The Department of Health has confirmed that 39 more people have died with Covid-19, bringing the overall death toll here to 610.

A further 445 new cases of coronavirus have been diagnosed. In addition, there are 48 cases of Covid-19 from the backlog of tests at the laboratory in Germany, bringing the total additional cases today to 493.

There are now 15,251 confirmed cases of Covid-19 in the Republic of Ireland.

The Health Protection Surveillance Centre (HPSC) revealed that of the latest 39 deaths, two were in the west of the country with 37 in the east.

The deaths included 19 females and 20 males with a median age of 84. Twenty nine were reported as having underlying health conditions.

A summary of all 610 deaths with Covid-19 provided by the HPSC shows that 346 (57%) of those who died were male and 264 (43%) were female with an age range of 23 to 105. Of these cases, 337 were admitted to hospital with 46 admitted to ICU.

Further data from the HPSC, correct as of midnight, Friday, 17 April (relating to 14,602 cases) reveals 3,788 cases are associated with healthcare workers. This is a rise of 215 from the previous day.

The median age of confirmed cases is 48 years with 2,223 cases (15%) hospitalised and 303 patients admitted to ICU.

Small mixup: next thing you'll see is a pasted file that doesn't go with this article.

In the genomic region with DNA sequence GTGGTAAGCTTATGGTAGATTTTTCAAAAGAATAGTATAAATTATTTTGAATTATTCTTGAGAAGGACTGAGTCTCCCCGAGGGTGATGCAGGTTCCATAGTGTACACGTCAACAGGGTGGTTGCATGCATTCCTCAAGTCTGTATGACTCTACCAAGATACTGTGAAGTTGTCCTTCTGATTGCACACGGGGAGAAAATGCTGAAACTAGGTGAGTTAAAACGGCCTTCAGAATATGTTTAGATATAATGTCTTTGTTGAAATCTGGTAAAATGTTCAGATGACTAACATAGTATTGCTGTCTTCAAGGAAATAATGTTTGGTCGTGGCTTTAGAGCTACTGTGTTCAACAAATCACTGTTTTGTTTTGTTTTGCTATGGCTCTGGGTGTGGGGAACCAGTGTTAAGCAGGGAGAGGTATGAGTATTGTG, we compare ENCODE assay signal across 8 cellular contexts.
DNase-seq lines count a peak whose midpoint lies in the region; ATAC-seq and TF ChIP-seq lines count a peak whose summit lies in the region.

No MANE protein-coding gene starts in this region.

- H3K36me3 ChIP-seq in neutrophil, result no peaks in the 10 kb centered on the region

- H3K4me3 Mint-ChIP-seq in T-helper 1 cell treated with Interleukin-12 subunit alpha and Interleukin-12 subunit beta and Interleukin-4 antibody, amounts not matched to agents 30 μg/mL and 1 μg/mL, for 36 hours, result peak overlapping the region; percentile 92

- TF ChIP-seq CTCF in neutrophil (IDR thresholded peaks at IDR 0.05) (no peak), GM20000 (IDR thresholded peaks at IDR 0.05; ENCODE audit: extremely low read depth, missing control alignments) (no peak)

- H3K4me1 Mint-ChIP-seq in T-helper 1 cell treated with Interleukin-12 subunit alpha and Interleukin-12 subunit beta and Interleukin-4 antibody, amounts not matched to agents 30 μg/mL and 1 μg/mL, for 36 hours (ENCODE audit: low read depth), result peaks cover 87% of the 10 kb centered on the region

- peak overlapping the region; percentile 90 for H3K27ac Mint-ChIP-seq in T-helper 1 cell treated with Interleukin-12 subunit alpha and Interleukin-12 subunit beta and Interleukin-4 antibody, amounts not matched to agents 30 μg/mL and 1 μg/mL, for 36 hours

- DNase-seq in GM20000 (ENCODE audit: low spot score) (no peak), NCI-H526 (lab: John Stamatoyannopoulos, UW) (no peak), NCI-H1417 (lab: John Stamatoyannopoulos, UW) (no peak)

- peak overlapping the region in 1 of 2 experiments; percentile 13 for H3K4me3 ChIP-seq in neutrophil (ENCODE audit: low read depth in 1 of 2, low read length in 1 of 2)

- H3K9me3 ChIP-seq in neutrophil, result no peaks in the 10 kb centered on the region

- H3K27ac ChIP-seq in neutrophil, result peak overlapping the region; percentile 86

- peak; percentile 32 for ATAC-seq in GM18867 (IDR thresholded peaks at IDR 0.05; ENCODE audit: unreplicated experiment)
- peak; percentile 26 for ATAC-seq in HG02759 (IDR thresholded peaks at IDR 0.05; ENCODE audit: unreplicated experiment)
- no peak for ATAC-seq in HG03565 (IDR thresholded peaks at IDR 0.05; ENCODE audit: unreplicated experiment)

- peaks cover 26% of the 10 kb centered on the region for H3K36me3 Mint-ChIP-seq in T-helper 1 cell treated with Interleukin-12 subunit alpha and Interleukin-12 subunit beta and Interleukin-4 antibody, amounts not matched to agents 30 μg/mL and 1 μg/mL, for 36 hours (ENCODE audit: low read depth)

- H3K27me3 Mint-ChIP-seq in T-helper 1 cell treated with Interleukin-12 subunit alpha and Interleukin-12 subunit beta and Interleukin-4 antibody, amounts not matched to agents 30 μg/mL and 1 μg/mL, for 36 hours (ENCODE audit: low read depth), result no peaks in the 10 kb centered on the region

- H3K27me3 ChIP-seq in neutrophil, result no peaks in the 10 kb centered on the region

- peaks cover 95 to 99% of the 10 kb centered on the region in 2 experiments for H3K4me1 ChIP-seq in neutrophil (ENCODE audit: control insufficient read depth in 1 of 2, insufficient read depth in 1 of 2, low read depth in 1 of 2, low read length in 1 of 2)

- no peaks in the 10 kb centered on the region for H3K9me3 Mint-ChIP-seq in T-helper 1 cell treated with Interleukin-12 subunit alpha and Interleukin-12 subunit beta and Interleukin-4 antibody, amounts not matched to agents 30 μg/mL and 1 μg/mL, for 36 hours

Dublin has the highest number of cases at 7,379 (51% of all cases) followed by Cork with 1,028 cases (7%).   Of those for whom transmission status is known: community transmission accounts for 63%, close contact accounts for 32%, travel abroad accounts for 5%.

There are 454 clusters of the virus in the Republic of Ireland – a cluster relates to at least two linked cases. Nursing homes account for 165 of these clusters, while there are 71 in residential institutions and 22 outbreaks in community hospitals or long-stay units.

HSE's Chief Clinical Officer Dr Colm Henry pic:

There are also 69 clusters of infection in hospitals across the country. 

Earlier today, the HSE's Chief Clinical Officer, Dr Colm Henry, has said they are seeing "signs of stabilisation" in terms of the numbers of new patients being admitted to acute hospitals. He added there is still capacity in ICU units.

"We are scaling up in anticipation of any surge," Dr Henry added.

The HSE also apologised for an internal memo issued at a Dublin nursing home that used inappropriate language to describe patients.

"The language is unacceptable," said David Walsh, the HSE's National Director of Community Operations.

"It is really a matter of regret that any patient or their family would perceive from that [memo] that they were being treated in a differentiated way."